I’ve been on the look out for mountain hares for a few months now. I went out in October, November and December to look for these illusive little fluff balls. After numerous scouting sessions into the Cairngorms, we finally had a little luck and found these terrifying beasts amongst the undergrowth.

The mountain hare is a cousin of the larger brown hare. The latter tends to live in “edge” habitat between woodland and open fields where they graze on shoots – and thoroughly annoy farmers. Brown hares are actually the UK’s fastest mammals; reaching speeds of around 40mph! Mountain hares by contrast prefer the undulating territory of (unsurprisingly) mountains. They’re smaller, with shorter legs and ears. They sacrificed the long ears so that they don’t lose as much heat and as a result, their hearing is *slightly* worse than that of the brown hare. Mountain hares actually change their outfits for summer and winter and until December/January they were in their camouflaged brown coats – which made them very difficult to spot in the heather.

However! by January they are in their winter colours and bright white. Which makes them substantially easier to spot at a distance at the moment because this Scottish winter has been remarkably mild. There is so little snow on the peaks at the moment that these skittish mammals stand out in stark contrast to their environment.

It’s a pretty sad sight to see the little white dots of mountain hares on an otherwise brown landscape. It’s also a stark reminder of climate change in the area. 25 years ago, brutal winters would batter the highlands, and the coastal areas around where I now live in Burghead would see snow settling until late April. While we may yet see snow come through the Cairngorms, there is a well documented rise in annual climate in Scotland and this is undoubtedly having an impact on the species which have, until now, been well adapted for the snow. You can read a little more about climate trends here:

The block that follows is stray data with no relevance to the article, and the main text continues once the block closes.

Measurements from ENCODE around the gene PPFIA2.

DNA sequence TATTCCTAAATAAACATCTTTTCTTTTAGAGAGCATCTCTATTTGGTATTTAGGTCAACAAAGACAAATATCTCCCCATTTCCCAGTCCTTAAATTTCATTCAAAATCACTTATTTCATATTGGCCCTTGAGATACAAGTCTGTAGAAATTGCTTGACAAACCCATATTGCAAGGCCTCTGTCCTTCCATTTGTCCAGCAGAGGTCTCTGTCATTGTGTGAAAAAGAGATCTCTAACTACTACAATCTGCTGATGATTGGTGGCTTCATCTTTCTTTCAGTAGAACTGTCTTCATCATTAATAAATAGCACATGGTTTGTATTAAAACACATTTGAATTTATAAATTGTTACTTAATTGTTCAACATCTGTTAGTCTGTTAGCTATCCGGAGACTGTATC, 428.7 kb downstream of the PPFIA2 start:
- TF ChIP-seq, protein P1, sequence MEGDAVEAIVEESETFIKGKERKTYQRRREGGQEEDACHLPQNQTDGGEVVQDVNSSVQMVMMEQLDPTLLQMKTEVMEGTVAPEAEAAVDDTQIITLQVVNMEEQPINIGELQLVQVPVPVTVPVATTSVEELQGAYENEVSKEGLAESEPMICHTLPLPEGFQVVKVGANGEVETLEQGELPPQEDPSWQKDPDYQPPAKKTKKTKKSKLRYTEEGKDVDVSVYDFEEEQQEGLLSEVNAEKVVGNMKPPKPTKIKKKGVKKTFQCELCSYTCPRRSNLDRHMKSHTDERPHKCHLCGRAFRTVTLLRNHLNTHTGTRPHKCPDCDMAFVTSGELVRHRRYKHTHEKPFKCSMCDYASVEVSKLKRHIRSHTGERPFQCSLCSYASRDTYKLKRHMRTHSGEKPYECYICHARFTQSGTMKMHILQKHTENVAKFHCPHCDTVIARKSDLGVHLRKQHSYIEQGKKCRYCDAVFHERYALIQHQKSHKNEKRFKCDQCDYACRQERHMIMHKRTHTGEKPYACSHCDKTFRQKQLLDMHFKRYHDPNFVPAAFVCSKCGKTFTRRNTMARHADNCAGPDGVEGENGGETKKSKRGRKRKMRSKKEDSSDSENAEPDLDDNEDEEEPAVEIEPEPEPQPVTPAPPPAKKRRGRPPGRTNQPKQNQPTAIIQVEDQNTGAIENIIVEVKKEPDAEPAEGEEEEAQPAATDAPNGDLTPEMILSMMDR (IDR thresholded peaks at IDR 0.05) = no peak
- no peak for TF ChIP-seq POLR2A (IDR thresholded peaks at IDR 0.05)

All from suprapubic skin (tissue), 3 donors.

The lack of camouflage for the hares makes them vulnerable to predators like eagles, foxes, stoats and weasels. On top of this, there have been reports of some farmers and land owners poisoning hares because they can spread disease to the grouse which are shot in the area for profit.

The area which we visited over the last few months used to be alive with mountain hares. One used to be able to step out of the car and see hares from the carpark on the mountain sides. Now you’re lucky if you spot one or two in the rocky outcrops. There is some hope though… as eco tourism takes off in the area, landowners are gradually realising that there could be regular income from wildlife lovers who will travel and pay to have the privilege of seeing and/or photographing animals in their natural habitat. If the outlook of landowners can change then there is a good chance that more will be done to protect dwindling populations of these amazing and beautiful animals.

As a little plug, I’m offering wildlife tours around the cairngorms. In these trips, we will of course be on the lookout for mountain hares (I now know some great little spots). We will also be able to find golden eagles, white tailed eagles, osprey, seals, red deer, red squirrels and LOADS more. If you’d be interested, have a look at this link or drop me an email:

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